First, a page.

Evaluating clinic and community-based lifestyle interventions for obesity reduction in a lowincome Latino neighborhood: Vivamos Activos Fair Oaks Program

Drieling, Rebecca L.; Jun Ma; Stafford, Randall S.
January 2011
BMC Public Health;2011, Vol. 11 Issue 1, p98
Academic Journal
Background: Obesity exerts an enormous health impact through its effect on coronary heart disease and its risk factors. Primary care-based and community-based intensive lifestyle counseling may effectively promote weight loss. There has been limited implementation and evaluation of these strategies, particularly the added benefit of community-based intervention, in low-income Latino populations. Design: The Vivamos Activos Fair Oaks project is a randomized clinical trial designed to evaluate the clinical and cost-effectiveness of two obesity reduction lifestyle interventions: clinic-based intensive lifestyle counseling, either alone (n = 80) or combined with community health worker support (n = 80), in comparison to usual primary care (n = 40). Clinic-based counseling consists of 15 group and four individual lifestyle counseling sessions provided by health educators targeting behavior change in physical activity and dietary practices. Community health worker support includes seven home visits aimed at practical implementation of weight loss strategies within the person's home and neighborhood. The interventions use a framework based on Social Cognitive Theory, the Transtheoretical Model of behavior change, and techniques from previously tested lifestyle interventions. Application of the framework was culturally tailored based on past interventions in the same community and elsewhere, as well as a community needs and assets assessment. The interventions include a 12-month intensive phase followed by a 12-month maintenance phase. Participants are obese Spanish-speaking adults with at least one cardiovascular risk factor recruited from a community health center in a low-income neighborhood of San Mateo County, California. Follow-up assessments occur at 6, 12, and 24 months for the primary outcome of percent change in body mass index at 24 months. Secondary outcomes include specific cardiovascular risk factors, particularly blood pressure and fasting glucose levels. Discussion and Conclusions: If successful, this study will provide evidence for broad implementation of obesity interventions in minority populations and guidance about the selection of strategies involving clinic-based case management and community-based community health worker support. Clinical Trial Registration: ClinicalTrials.gov: NCT01242683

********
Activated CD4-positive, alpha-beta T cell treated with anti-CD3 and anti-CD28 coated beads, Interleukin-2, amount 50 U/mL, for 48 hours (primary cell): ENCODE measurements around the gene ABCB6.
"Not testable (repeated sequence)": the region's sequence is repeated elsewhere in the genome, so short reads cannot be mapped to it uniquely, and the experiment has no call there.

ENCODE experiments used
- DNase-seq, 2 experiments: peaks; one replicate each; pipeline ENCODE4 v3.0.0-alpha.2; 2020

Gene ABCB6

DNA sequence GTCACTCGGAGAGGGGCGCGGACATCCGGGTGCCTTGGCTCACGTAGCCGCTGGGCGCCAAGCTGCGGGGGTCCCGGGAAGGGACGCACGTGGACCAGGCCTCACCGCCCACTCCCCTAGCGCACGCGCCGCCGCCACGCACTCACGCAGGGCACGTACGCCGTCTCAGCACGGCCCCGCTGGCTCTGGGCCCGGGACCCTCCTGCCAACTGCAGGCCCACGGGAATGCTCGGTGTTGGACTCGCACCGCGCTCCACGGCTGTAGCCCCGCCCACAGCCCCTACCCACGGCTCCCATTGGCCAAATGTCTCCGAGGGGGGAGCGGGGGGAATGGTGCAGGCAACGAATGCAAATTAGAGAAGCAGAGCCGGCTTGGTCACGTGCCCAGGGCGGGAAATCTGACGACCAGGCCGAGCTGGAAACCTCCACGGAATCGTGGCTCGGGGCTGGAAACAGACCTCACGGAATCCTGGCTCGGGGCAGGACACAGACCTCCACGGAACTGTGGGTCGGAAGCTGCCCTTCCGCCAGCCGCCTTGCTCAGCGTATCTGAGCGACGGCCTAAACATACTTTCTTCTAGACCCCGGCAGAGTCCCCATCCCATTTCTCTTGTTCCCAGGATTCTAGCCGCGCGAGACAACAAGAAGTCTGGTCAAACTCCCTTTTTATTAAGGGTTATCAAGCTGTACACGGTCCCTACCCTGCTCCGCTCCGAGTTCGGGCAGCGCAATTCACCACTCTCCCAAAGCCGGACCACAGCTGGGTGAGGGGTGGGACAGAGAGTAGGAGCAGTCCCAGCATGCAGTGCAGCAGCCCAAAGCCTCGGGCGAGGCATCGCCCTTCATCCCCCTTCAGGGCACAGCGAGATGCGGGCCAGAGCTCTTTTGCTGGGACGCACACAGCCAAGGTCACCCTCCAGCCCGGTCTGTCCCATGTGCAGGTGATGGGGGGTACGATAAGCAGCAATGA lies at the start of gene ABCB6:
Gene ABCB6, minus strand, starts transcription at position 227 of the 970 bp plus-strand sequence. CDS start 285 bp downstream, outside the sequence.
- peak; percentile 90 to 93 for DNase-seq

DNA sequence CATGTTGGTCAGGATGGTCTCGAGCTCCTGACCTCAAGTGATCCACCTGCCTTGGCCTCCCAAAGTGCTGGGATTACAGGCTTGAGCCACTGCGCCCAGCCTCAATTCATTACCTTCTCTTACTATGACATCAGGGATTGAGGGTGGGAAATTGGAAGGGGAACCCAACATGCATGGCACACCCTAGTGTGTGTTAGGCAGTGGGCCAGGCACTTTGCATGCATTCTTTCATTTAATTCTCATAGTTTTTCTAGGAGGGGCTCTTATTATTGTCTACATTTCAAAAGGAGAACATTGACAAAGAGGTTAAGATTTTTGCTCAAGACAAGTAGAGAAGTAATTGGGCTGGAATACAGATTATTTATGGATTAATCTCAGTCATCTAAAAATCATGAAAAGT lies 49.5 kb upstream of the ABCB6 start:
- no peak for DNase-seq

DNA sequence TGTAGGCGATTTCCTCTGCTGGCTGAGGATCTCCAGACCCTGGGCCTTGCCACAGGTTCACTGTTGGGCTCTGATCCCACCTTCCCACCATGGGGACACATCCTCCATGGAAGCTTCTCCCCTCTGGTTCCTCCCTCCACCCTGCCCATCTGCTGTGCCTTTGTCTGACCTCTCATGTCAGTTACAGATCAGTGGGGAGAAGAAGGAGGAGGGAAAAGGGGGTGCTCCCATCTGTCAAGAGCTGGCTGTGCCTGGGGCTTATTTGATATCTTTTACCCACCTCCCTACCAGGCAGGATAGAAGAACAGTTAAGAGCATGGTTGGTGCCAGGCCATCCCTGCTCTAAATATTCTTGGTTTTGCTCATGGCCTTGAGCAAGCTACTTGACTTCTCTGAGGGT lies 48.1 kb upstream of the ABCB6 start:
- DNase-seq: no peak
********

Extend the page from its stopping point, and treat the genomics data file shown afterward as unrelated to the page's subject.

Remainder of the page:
Related Articles

  • Obesity in the United States. Crespo, Carlos J.; Arbesman, Joshua // Physician & Sportsmedicine;Nov2003, Vol. 31 Issue 11, p23 

    IN BRIEF: In the past decades, obesity has reached epidemic proportions in the United States, even among children, adolescents, and young adults. The prevalence of obesity is higher among non-Hispanic black (36%) and Mexican American women (33%) than among non-Hispanic white women (22%). Various...

  • The development of a network for community-based obesity prevention: the CO-OPS Collaboration. Allender, Steven; Nichols, Melanie; Foulkes, Chad; Reynolds, Rebecca; Waters, Elizabeth; King, Lesley; Gill, Tim; Armstrong, Rebecca; Swinburn, Boyd // BMC Public Health;2011, Vol. 11 Issue 1, p132 

    Background: Community-based interventions are a promising approach and an important component of a comprehensive response to obesity. In this paper we describe the Collaboration of COmmunity-based Obesity Prevention Sites (CO-OPS Collaboration) in Australia as an example of a collaborative...